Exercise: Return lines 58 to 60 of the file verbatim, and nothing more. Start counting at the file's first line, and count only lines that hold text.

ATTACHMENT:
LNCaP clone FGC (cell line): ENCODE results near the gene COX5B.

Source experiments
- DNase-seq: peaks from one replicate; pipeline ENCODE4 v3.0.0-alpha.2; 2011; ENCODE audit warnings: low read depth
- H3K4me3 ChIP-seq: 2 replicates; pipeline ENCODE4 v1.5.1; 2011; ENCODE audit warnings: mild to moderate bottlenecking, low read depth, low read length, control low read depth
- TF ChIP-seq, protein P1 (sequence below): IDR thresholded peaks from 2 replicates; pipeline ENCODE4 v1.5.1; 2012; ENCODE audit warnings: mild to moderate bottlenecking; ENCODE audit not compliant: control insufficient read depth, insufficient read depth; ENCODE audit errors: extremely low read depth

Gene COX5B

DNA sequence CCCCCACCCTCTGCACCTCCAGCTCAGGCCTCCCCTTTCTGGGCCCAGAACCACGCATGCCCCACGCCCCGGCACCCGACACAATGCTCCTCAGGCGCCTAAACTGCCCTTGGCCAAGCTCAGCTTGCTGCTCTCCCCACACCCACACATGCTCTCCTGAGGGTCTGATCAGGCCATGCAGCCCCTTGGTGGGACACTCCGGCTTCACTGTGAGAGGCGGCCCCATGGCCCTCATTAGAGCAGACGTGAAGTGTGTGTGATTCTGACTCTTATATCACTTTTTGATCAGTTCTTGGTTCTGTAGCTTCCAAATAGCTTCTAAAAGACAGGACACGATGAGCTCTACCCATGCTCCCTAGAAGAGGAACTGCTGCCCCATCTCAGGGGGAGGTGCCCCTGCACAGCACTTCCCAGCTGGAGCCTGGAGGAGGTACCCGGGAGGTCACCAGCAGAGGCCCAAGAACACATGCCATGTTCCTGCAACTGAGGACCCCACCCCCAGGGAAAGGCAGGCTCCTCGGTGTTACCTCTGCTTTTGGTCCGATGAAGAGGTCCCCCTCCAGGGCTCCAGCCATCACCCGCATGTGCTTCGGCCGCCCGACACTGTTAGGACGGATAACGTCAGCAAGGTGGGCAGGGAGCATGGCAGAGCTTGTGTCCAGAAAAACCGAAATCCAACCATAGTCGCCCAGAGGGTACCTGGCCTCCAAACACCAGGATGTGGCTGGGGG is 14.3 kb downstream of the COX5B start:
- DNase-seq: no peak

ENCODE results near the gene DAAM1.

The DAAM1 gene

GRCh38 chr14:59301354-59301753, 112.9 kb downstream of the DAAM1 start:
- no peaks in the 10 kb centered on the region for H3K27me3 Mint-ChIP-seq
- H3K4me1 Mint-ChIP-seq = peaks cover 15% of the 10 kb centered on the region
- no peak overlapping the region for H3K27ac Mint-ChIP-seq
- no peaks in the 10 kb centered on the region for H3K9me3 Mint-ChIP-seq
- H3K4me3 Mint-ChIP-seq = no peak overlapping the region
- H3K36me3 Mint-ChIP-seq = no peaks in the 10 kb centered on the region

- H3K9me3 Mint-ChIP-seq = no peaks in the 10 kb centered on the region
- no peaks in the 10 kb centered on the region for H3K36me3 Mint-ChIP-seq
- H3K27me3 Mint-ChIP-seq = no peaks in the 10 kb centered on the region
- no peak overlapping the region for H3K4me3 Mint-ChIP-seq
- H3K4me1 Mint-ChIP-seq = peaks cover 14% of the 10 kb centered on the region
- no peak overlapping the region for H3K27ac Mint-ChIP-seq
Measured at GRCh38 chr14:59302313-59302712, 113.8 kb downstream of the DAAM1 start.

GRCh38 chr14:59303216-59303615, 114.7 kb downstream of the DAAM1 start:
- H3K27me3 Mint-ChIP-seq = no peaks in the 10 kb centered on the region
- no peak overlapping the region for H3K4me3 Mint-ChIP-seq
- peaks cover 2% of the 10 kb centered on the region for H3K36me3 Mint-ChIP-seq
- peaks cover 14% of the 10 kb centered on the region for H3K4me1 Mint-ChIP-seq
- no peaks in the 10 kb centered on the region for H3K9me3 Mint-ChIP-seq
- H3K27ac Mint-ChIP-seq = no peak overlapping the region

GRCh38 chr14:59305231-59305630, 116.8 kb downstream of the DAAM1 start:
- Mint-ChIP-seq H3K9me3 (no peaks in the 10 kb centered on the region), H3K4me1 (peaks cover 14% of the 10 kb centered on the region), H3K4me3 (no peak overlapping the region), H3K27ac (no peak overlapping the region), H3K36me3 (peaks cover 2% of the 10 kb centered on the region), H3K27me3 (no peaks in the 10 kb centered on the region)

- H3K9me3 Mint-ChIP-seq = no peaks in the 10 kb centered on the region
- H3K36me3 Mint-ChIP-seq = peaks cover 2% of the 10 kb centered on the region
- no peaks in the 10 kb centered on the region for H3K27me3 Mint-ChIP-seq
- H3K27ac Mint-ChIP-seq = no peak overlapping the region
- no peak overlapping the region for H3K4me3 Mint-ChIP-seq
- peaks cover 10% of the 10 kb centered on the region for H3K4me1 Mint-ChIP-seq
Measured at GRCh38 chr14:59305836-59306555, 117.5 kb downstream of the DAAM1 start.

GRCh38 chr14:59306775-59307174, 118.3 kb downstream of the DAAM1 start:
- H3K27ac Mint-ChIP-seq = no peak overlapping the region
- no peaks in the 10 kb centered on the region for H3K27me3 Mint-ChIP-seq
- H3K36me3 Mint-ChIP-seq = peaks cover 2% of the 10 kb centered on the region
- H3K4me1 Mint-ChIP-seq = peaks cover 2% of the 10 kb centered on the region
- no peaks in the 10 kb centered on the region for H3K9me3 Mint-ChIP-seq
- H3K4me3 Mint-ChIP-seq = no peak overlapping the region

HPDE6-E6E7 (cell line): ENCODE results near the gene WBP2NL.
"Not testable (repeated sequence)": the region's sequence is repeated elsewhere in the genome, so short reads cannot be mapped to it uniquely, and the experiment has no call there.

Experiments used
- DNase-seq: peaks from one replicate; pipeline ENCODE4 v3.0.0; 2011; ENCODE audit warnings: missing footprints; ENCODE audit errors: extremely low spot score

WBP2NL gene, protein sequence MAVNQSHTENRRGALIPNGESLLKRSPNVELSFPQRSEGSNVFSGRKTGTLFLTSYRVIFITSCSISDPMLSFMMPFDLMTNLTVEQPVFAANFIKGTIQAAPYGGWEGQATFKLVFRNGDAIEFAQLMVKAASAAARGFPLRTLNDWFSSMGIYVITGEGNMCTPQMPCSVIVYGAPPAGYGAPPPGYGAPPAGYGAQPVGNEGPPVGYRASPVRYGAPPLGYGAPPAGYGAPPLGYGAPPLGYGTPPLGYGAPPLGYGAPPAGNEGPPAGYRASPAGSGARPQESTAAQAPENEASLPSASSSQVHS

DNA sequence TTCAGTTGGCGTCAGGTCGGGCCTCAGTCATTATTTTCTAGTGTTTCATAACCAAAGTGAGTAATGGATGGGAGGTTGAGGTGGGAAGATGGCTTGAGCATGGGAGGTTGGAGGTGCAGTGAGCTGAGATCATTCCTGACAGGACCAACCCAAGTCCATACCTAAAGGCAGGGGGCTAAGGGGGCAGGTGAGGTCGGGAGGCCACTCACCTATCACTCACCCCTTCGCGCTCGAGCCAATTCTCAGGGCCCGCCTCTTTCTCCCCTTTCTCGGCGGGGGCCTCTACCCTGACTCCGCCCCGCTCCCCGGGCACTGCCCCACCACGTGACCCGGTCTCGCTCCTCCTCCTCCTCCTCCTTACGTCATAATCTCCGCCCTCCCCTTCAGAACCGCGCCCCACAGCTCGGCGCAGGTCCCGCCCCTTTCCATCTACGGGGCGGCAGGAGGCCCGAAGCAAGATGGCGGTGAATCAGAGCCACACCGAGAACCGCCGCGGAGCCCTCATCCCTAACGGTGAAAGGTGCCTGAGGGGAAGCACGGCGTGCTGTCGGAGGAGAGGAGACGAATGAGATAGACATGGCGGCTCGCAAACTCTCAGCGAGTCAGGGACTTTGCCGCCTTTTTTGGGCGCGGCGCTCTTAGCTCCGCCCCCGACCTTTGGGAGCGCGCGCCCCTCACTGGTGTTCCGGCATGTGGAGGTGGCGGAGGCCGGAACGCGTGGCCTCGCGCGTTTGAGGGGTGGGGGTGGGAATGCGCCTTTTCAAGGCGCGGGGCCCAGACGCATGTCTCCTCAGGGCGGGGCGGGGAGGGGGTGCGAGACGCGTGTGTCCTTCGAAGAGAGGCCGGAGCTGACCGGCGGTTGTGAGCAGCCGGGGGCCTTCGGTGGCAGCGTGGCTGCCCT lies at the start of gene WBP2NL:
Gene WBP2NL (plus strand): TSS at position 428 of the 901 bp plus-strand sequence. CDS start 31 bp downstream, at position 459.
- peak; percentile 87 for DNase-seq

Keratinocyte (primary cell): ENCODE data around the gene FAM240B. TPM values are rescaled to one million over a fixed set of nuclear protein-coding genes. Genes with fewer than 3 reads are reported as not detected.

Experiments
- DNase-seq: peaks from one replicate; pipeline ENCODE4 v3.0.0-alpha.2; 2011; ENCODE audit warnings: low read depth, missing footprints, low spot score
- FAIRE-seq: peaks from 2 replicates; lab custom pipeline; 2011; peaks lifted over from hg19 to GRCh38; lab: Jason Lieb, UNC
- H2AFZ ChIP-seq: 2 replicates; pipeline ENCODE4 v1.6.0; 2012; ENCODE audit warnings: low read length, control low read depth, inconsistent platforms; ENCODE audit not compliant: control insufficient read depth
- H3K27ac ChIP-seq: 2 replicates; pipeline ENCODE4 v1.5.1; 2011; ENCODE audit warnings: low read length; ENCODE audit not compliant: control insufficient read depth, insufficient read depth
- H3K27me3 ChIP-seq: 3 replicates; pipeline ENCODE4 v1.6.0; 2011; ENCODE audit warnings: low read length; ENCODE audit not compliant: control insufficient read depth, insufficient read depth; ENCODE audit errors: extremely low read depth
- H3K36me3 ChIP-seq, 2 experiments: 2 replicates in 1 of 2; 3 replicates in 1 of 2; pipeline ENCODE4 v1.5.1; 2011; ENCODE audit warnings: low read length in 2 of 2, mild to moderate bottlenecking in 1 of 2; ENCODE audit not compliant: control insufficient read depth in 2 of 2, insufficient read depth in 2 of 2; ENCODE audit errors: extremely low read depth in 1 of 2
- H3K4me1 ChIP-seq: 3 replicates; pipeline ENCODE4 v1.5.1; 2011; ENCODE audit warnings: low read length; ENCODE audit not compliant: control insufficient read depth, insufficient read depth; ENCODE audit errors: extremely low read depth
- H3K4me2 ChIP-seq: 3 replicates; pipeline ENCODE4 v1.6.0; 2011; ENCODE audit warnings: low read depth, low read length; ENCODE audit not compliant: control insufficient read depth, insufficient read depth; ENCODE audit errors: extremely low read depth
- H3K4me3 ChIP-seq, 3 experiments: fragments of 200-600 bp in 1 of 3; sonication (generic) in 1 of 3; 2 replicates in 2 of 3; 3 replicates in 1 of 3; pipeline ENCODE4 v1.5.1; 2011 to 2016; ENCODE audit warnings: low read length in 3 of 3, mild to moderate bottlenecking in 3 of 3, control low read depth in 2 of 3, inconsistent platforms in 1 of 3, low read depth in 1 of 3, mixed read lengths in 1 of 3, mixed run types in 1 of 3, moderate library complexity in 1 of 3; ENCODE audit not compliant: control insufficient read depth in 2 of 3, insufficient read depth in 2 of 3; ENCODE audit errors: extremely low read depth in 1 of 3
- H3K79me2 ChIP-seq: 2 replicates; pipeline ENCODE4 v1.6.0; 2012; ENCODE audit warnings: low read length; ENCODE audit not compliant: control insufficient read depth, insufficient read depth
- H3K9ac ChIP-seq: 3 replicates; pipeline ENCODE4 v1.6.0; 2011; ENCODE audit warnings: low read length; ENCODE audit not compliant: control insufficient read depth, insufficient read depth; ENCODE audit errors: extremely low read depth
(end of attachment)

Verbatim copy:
- DNase-seq: peaks from one replicate; pipeline ENCODE4 v3.0.0-alpha.2; 2011; ENCODE audit warnings: low read depth, missing footprints, low spot score
- FAIRE-seq: peaks from 2 replicates; lab custom pipeline; 2011; peaks lifted over from hg19 to GRCh38; lab: Jason Lieb, UNC
- H2AFZ ChIP-seq: 2 replicates; pipeline ENCODE4 v1.6.0; 2012; ENCODE audit warnings: low read length, control low read depth, inconsistent platforms; ENCODE audit not compliant: control insufficient read depth